dr. Christopher Bret Ranalli


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Personal profile


About my work:

I’m part of the project Knowledgeable Democracy: A Social-Epistemological Inquiry (PI: Prof Jeroen de Ridder). 

Democracies seem to be good at producing knowledge and other epistemic goods. However, phenomena such as deep disagreement and various social-cognitive shortcomings, such as confirmation bias, denialism, and groupthink, and indoctrination, among many others, look like obstacles to the ideal that democracies are good at producing knowledge and other epistemic goods. 


About my research:

I do research in epistemology and metaphysics, broadly construed. Recently, I have been interested in moral philosophy and value theory. I especially enjoy researching topics at the intersection of some of these areas, such as the nature of disagreement and the value of knowledge.

I’m currently researching two interrelated topics in political epistemology.

Obstacles to Reasonable Belief and Knowledge:

As polarized group’s understanding of climate-science increases, their concern for global climate-change surprisingly does not increase. Instead, groups which disagree become even more polarized (see Kahan et al. 2012). Empirical research is showing us that people’s perceptions of risk are a function of their values rather than of rational deliberative-processes (e.g., an individualist will tend to underestimate the riskiness of climate-change over a collectivist). If these empirical results are on the right track, they pose a prima facie challenge to the epistemic benefits of deliberation. For in a democratic society, political decisions should be, at least in a part, a function of the rational deliberations of the people such policy will effect. But if people are collectively irrational and subject to arational forces, it’s not clear that policy choice ought to be a function of their choices, since they can’t authentically engage in the rational deliberative process. And yet it's hard to why it should be a function of anyone else's choices either. And this raises question about how to align political authority with epistemic authority. 

Deep disagreement 

Deep disagreements seem to be those disagreements which commit the participants to disagreeing over many other issues. For example, the young earth creationist and their opponent will disagree not only about the age the age of the earth, but also a host of interconnected metaphysical and epistemological issues. With such systematic disagreement in play, it’s hard to see how such disagreements could be rationally resolvable—how they could appeal to reason which ought to move each other to agreement. And this poses a prima facie challenge to the epistemic ideals of democracy. For we think that policy choice should be, at least in part, a function of people's views after rational deliberation. But it seems like, for many issues, rational deliberation cannot settle the dispute. This raises serious questions about whether policy-choice in these areas could be a function of citizen’s rational deliberation if they couldn’t, even in principle, resolve their disagreements.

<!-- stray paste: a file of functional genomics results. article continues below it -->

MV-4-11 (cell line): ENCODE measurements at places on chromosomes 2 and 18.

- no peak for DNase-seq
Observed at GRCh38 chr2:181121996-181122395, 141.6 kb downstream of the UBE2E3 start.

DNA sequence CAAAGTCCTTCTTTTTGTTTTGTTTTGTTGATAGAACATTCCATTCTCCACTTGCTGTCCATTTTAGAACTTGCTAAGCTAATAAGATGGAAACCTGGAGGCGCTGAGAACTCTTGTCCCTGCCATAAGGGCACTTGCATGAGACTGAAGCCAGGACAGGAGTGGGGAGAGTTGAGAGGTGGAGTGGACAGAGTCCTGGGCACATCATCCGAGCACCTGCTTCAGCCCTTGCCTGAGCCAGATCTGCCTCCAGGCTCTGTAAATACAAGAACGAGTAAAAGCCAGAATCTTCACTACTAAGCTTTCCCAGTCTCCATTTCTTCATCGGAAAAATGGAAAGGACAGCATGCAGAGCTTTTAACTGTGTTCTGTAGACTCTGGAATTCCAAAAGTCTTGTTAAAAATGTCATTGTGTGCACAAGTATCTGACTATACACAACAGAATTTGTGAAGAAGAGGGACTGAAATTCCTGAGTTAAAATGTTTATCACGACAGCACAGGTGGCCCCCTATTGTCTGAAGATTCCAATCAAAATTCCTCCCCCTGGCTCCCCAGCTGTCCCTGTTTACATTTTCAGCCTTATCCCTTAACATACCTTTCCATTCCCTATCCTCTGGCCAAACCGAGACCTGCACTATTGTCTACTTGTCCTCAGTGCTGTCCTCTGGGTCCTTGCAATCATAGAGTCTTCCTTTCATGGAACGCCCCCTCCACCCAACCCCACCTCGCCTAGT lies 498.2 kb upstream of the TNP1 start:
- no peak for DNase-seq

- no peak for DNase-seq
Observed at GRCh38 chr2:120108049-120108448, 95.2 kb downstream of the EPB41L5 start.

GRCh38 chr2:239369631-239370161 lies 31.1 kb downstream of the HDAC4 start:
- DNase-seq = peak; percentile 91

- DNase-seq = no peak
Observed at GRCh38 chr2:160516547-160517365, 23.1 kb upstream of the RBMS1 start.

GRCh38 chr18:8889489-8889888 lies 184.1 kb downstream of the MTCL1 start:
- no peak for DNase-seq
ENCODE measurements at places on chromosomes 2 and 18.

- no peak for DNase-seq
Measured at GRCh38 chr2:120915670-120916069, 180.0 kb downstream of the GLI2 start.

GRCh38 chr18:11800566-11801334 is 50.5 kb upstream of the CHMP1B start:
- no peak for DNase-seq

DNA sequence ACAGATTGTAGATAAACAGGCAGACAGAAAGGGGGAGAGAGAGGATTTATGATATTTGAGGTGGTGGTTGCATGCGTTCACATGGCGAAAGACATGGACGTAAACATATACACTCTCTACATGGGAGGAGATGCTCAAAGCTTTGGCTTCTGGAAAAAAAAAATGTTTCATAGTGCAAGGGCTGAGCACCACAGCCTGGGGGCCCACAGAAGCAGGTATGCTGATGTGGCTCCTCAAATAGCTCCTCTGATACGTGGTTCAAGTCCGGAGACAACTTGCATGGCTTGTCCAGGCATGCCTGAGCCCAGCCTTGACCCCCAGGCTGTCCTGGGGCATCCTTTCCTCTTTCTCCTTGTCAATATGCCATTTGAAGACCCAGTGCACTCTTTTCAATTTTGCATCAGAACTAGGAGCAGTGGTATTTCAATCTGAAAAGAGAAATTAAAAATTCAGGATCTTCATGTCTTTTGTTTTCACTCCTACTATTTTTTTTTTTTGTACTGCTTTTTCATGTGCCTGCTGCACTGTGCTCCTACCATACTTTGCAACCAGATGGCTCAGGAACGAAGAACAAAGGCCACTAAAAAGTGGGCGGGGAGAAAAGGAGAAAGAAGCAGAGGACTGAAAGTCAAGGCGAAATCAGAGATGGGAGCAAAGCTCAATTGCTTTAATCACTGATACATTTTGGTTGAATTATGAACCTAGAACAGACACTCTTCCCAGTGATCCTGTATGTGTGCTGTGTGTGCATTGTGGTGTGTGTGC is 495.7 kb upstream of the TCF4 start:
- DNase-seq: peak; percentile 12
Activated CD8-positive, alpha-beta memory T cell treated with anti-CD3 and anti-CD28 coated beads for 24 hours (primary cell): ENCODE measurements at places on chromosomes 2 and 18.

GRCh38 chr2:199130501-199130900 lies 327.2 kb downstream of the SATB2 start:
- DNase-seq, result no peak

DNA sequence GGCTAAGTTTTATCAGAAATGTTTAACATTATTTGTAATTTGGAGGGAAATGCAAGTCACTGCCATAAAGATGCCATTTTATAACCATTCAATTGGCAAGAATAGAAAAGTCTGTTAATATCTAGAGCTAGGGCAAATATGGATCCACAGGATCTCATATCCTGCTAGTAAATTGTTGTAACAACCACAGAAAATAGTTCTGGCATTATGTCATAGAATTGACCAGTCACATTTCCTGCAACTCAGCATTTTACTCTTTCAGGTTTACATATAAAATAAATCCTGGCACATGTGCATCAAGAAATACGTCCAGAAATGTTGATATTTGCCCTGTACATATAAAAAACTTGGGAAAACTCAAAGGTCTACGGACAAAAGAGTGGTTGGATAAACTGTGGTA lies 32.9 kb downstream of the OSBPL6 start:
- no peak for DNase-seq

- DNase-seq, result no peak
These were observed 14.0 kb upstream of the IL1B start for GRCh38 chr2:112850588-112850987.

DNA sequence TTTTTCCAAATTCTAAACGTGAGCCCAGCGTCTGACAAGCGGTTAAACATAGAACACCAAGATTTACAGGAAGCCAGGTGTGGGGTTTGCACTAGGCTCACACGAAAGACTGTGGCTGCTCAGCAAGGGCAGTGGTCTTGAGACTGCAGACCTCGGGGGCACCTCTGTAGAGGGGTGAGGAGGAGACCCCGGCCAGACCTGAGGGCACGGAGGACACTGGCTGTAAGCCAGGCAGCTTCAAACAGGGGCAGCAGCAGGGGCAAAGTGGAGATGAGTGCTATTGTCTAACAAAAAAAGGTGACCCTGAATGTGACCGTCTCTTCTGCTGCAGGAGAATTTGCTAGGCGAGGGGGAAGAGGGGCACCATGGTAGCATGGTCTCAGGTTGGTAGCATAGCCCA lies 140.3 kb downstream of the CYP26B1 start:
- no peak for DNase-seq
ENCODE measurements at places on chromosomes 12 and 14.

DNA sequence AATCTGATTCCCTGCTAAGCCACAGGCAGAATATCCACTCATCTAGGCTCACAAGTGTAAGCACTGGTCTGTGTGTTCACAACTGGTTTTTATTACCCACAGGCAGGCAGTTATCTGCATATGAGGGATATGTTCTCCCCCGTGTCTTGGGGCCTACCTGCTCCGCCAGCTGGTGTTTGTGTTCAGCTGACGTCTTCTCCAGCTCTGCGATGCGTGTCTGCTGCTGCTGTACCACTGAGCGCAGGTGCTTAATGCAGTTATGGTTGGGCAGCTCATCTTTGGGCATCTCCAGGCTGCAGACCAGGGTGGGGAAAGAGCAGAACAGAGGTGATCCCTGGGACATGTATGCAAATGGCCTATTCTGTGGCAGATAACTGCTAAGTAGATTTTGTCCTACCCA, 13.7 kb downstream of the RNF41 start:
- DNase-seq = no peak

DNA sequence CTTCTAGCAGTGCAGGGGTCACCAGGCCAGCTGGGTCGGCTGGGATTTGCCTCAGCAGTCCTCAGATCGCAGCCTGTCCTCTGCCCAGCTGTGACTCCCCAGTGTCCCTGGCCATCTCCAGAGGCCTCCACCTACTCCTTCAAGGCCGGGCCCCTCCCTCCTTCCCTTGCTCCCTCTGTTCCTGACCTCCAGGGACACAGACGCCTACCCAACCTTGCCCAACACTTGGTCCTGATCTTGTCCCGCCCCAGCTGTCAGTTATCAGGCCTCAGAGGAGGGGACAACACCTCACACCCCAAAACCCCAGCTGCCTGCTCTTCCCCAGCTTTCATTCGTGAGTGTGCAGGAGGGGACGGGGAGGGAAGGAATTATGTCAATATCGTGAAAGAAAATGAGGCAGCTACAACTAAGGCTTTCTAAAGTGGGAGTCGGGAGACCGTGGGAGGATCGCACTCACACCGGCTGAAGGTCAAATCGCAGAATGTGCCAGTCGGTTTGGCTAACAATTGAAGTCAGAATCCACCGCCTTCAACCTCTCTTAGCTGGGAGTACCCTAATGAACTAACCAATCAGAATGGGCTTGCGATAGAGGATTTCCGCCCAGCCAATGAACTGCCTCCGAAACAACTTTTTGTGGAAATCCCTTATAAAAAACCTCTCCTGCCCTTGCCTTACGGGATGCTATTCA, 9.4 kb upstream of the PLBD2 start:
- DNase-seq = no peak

Ancillary activities

No ancillary activities

Ancillary activities are updated daily

Education/Academic qualification

Philosophy, PhD, University of Edinburgh

Philosophy, Bachelor, Virginia Commonwealth University


  • B Philosophy (General)
  • BJ Ethics
  • Epistemology
  • Social epistemology
  • Metaphysics
  • Theory of disagreement
  • Skepticism

Fingerprint Dive into the research topics where Christopher Bret Ranalli is active. These topic labels come from the works of this person. Together they form a unique fingerprint.

epistemology Social Sciences
pessimism Social Sciences
commitment Social Sciences
optimism Social Sciences
Hinge Arts & Humanities
Epistemological Arts & Humanities
Epistemology Arts & Humanities
Disjunctivism Arts & Humanities

Research Output 2017 2018

Deep disagreement and hinge epistemology

Ranalli, C., 6 Oct 2018, In : Synthese. p. 1-33 33 p.

Research output: Contribution to JournalArticleAcademicpeer-review

Open Access

Epistemological Disjunctivism and Introspective Indiscriminability

Ranalli, C., 2018, In : Philosophia (United States). 2018, p. 1-23 23 p.

Research output: Contribution to JournalArticleAcademicpeer-review

Open Access
Philosophical Issues

What is Deep Disagreement?

Ranalli, C., 2018, In : Topoi. 1, 3, 16 p.

Research output: Contribution to JournalArticleAcademicpeer-review

Open Access
Principle Theories

Wittgenstein and Deep Disagreement

Ranalli, C., 2017, In : The Philosophers' Magazine. 79, p. 50-55

Research output: Contribution to JournalArticlePopular

Ludwig Wittgenstein
World View